Rather than debating whether or not Muslims should be allowed to build a mosque at Ground Zero (they have a Constitutional right to do so), we should be questioning why they insist on building it in that exact location.  There is no significant Muslim population in lower Manhattan, much less one that requires a $100 million community center. Therefore, it stands to reason that the proposed center’s proximity to Ground Zero, where Muslims killed nearly 3,000 people, is the primary impetus for its construction.


The ‘Ground Zero’ mosque: An open letter to Rep. Peter King (R-N.Y.)

Dear Rep. Peter King (R-N.Y.),

After hearing your recent comments on a plethora of media outlets regarding the lack of “responsibility” in building a Mosque and Islamic cultural center (“the Cordoba House”) two blocks away from Ground Zero, I have grave concerns. While I appreciate that you fully recognize the Constitutional right, and more broadly the legal right, for the Cordoba House to be built in its Park 51 location, I feel that you are sorely misguided in your request that the proposed center be moved to a “more suitable” location for several reasons.


The Ground Zero mosque and the legitimate boundaries of religious freedom

A recent CNN poll shows that 68% of Americans oppose the construction of the mosque and Islamic center planned near Ground Zero in lower Manhattan.  Most Americans don’t know that the mosque’s proposed name is Cordoba House, nor do they realize that the first Cordoba Mosque was built by Muslims in Cordoba, Spain after they conquered the Spanish kingdom.  Many historians see the mosque there as a symbol of the conquest of Spain by the forces of Islam.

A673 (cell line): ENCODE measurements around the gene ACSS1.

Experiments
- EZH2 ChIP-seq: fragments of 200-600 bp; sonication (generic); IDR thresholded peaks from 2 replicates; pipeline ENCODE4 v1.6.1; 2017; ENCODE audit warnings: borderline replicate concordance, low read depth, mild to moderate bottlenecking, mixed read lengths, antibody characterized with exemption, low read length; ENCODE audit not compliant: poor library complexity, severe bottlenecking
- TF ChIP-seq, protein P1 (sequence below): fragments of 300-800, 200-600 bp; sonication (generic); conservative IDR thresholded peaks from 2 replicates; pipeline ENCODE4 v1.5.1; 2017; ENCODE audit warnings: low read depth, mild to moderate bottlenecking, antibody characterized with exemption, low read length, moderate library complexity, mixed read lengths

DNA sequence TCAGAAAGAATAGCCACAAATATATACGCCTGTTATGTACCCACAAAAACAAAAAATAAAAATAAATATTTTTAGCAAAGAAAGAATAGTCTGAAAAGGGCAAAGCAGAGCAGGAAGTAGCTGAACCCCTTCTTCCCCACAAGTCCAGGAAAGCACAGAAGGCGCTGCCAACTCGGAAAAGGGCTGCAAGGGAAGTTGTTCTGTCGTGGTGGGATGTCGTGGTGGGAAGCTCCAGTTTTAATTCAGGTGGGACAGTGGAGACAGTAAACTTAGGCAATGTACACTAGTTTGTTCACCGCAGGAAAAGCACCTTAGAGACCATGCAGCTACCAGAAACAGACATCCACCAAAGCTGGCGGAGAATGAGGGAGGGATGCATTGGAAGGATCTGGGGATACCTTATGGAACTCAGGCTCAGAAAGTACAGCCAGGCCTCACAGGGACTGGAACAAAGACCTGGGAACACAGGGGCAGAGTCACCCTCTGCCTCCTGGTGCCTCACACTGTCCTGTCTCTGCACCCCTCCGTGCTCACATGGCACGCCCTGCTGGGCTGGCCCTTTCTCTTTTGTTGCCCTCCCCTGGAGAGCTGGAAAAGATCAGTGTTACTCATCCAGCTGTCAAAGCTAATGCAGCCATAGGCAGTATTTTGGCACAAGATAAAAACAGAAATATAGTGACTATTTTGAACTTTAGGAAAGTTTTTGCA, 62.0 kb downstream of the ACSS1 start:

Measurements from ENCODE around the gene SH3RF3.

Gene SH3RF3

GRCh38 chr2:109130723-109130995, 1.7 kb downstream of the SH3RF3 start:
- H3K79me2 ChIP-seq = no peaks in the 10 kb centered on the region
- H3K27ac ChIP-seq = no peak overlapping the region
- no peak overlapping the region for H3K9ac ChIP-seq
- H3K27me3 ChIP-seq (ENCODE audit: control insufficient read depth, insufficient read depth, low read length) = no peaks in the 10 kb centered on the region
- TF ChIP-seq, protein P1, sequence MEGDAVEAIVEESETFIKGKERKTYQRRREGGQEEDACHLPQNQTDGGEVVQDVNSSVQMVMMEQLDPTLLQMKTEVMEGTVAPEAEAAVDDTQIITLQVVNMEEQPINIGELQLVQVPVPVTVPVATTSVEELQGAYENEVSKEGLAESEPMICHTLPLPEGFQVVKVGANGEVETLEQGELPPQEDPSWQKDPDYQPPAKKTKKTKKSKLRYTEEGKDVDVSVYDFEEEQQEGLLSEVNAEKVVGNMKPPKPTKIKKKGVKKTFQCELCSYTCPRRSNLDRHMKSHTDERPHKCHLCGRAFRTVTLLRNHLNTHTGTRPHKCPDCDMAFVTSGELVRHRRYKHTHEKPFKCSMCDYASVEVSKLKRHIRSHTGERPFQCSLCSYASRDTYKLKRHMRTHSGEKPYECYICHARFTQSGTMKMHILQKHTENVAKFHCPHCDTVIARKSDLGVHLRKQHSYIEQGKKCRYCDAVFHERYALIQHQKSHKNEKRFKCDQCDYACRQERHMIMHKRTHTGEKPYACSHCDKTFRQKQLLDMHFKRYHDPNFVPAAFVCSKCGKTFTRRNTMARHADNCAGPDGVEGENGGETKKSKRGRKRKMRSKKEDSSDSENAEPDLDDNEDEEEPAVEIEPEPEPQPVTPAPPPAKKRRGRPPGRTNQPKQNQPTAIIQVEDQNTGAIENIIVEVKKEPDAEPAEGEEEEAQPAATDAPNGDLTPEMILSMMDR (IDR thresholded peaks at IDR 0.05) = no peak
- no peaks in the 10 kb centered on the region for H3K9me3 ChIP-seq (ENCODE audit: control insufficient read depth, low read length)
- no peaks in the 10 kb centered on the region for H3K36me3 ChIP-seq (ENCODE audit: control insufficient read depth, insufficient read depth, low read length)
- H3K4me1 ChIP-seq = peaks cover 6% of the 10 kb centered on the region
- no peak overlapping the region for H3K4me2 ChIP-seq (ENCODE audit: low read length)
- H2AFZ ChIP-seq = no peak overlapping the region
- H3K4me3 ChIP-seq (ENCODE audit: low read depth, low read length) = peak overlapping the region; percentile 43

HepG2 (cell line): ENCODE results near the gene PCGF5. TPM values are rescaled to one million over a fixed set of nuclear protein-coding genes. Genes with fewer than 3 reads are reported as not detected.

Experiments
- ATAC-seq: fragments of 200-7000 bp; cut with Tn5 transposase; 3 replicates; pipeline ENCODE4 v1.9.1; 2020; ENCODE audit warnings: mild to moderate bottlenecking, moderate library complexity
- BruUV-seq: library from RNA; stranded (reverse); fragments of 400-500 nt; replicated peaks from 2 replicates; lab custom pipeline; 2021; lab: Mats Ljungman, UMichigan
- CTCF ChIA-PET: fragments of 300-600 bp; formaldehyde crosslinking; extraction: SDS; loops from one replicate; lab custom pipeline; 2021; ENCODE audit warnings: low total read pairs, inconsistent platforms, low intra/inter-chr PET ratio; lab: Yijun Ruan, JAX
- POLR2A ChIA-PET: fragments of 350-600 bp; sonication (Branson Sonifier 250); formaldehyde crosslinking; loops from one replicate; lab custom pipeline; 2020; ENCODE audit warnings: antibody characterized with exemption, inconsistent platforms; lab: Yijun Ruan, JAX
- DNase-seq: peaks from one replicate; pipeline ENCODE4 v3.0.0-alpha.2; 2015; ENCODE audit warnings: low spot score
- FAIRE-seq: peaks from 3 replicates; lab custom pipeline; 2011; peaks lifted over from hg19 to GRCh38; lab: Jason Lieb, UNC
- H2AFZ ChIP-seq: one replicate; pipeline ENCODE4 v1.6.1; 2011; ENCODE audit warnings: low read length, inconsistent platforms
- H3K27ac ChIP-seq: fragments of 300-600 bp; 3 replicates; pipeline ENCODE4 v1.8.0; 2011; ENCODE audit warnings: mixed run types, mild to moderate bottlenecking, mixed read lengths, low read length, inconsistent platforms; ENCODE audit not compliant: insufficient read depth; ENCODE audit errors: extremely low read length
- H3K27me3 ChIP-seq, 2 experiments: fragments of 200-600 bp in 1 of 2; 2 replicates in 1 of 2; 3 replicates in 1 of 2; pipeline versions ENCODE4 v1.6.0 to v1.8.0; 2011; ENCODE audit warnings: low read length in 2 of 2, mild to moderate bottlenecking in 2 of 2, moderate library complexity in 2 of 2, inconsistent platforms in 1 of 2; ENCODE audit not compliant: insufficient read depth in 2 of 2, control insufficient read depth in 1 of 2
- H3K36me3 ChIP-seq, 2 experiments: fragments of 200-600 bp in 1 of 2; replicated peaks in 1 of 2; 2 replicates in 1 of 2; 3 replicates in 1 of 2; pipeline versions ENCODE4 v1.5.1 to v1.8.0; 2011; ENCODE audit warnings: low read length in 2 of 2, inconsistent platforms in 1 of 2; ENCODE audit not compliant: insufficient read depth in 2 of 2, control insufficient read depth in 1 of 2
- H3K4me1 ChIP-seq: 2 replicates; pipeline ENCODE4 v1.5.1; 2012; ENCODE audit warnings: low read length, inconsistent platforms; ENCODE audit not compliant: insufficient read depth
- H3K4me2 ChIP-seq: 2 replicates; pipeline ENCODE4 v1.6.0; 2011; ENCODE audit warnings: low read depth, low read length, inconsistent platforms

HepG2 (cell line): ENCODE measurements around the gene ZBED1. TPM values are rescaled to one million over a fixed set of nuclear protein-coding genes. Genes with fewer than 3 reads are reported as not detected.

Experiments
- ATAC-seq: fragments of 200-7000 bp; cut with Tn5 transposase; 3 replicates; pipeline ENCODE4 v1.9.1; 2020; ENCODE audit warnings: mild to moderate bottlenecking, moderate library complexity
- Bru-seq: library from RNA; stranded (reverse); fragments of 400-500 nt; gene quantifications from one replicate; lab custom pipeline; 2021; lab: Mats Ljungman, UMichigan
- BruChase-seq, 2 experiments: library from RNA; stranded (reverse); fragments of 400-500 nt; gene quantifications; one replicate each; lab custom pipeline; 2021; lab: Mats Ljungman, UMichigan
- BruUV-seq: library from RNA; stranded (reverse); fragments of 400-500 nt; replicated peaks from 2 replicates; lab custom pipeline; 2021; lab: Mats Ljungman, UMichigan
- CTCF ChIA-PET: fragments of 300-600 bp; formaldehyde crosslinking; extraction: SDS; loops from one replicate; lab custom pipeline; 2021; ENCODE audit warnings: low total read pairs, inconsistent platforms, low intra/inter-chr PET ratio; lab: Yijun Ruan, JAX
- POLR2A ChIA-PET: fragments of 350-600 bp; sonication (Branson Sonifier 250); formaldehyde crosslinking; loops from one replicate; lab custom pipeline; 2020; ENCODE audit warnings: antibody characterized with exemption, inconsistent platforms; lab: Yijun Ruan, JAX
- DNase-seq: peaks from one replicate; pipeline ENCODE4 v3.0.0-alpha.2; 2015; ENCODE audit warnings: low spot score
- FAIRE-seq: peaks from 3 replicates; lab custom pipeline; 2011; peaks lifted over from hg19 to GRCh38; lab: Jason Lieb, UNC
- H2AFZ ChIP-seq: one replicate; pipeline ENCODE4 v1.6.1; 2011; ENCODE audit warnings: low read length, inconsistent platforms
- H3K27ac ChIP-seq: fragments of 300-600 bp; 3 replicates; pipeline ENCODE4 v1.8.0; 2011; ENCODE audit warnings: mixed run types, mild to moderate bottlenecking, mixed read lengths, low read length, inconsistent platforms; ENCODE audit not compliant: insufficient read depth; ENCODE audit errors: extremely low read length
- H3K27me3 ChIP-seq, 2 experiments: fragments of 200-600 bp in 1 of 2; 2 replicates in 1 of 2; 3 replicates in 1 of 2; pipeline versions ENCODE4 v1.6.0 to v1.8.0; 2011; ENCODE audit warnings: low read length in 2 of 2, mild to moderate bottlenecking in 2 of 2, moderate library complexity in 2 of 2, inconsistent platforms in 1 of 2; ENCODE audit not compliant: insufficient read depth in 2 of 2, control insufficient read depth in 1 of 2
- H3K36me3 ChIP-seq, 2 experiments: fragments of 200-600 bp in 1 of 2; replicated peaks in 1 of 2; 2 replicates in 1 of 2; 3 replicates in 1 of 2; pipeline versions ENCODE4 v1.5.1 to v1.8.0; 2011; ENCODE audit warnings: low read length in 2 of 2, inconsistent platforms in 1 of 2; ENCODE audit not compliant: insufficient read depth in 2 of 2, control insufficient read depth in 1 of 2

Opponents of mosque using fear to divide

Last Thursday evening hundreds of residents in my hometown of Murfreesboro, Tenn., attended the Rutherford County Commission meeting to express their outrage over a proposed Islamic center of worship in the community. This is just the latest in a string of incidents around the country threatening the constitutional rights of Americans just like you and I. A group of citizens recently blocked a proposed mosque in Brentwood, Tenn. There are a growing number of people who are opposed to a mosque planned near ground zero in Manhattan. The events of 9/11 and other actions taken by al Qaeda planted the seeds of dissent, intolerance, hatred and fear. Those seeds are growing. Al Qaeda's endgame is destroying our way of life, our American principles and values.


Faith-based groups should play by the same rules

Last week, a coalition of 58 religious, civil liberties, and education organizations--including the American Humanist Association, Americans United for Separation of Church and State, and the Baptist Joint Committee--sent a letter to Attorney General Eric Holder asking him to direct the Office of Legal Counsel (OLC) to review and ultimately withdraw a 2007 legal memo that sets a dangerous precedent for religious liberty and civil rights.

The legal memo in question concerns the Religious Freedom Restoration Act (RFRA). RFRA was enacted in 1993 in order to nullify a U.S. Supreme Court ruling that curtailed Free Exercise rights (Employment Div. v. Smith). RFRA aimed to restore free exercise protections by prohibiting the government from imposing a “substantial burden” on a person’s free exercise of religion unless they could demonstrate a compelling governmental interest, and in such a case that interest must be achieved by the least restrictive means.